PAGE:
A sparkling collection of Zadie Smiths nonfiction over the past decade.
Zadie Smith brings to her essays all of the curiosity, intellectual rigor, and sharp humor that have attracted so many readers to her fiction, and the result is a collection that is nothing short of extraordinary.
Split into four sections-Reading, Being, Seeing, and Feeling-Changing My Mind invites readers to witness the world from Zadie Smiths unique vantage. Smith casts her acute eye over material both persorn in 1975 to an English father and a Jamaican mother, Smith grew up in Londons poly-ethnic Willesden Green neighborhood, a backdrop she has mined with great success in stories that parse the immigrant experience and investigate overarching themes of race, class, and intergenerational ties. She attended Kings College in Cambridge, submitted stories to a college anthology, and got noticed by a literary agent who wangled the deal that led to her first novel. Spanning 150 years, mixing Jamaican, English, and Bangladeshi into its characters family trees, and focused on three clans in London, White Teeth garnered lavish praise on its publication in 2000. Notoriously critical New York Times book reviewer Michiko Kakutani called it ...a big, splashy, populous production ... that announces the debut of a preternaturally gifted new writer. The San Francisco Chronicle pronounced it the first great novel of the new century, and Time likened Smith to Margaret Atwood and Pulitzer winner Michael Chabon. In the midst of all the hosannas, though, one negative review stands out. A notice in the literary magazine Butterfly proclaimed: White Teeth is the literary equivalent of a hyperactive, ginger-haired, tap-dancing 10-year-old. The author of this snipe? Zadie Smith, of course! I was very worried that if this book did well or was forced to do well by a lot of hype behind it, that I wouldnt write anything again, she explained to Londons Independent in 2000 Apparently Smith seriously underestimated her accomplishment. White Teeth scooped the Guardian First Book Award, the Whitbread First Novel Award, and the Commonwealth Writers Prize and was shortlisted for a several other prestigious literary awards. Moreover, she stared down the dreaded specter of sophomore slump with her second novel, 2002s The Autograph Man, a meditation on her own celebrity that zoomed up the bestseller list, won the Jewish Quarterly Literary Prize for Fiction, and positioned Smith for inclusion in Granta magazines 2003 list of the 20 best young British writers — a roster compiled once every 10 years. Smith continues to forge fiction that gets noticed. In addition, she has edited and written introductions to anthologies that showcase the preeminent writers of her generation.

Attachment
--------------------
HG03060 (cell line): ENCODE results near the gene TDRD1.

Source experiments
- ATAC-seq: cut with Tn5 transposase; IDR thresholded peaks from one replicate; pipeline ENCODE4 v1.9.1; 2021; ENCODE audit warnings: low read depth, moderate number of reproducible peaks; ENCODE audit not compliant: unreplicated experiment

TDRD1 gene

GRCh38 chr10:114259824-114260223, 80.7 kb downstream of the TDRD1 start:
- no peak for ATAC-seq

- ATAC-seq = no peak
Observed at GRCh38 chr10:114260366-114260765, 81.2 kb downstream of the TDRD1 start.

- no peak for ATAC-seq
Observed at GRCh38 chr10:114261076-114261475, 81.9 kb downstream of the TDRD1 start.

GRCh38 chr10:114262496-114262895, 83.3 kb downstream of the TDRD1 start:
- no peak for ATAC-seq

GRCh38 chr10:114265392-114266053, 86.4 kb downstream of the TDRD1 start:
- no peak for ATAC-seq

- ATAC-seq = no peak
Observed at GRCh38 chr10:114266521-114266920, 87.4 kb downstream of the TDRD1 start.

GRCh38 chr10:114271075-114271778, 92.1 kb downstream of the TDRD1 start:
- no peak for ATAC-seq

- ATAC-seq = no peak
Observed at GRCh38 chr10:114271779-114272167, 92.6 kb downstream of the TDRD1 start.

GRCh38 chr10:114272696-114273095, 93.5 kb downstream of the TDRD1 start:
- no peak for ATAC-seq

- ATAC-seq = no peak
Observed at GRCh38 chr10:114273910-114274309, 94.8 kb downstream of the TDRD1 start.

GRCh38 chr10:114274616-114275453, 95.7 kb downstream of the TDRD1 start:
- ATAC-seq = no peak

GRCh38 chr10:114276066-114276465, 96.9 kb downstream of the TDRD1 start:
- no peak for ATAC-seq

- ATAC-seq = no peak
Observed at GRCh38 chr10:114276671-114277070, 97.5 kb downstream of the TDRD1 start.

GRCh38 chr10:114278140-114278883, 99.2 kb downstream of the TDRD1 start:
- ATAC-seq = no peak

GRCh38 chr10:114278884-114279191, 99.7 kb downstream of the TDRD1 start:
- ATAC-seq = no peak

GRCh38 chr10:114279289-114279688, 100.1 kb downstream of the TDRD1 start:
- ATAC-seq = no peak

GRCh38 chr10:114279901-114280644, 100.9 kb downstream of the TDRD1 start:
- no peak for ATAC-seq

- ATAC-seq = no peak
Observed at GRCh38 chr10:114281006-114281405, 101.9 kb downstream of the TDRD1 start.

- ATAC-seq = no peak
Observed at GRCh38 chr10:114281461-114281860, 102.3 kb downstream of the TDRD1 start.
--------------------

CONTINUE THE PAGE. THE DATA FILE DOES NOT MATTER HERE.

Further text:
Good To Know
Smith changed her name from Sadie to Zadie, because it seemed right, exotic, different, she told the Guardian. Smiths third novel, On Beauty takes its title from Elaine Scarrys essay On Beauty and Being Just.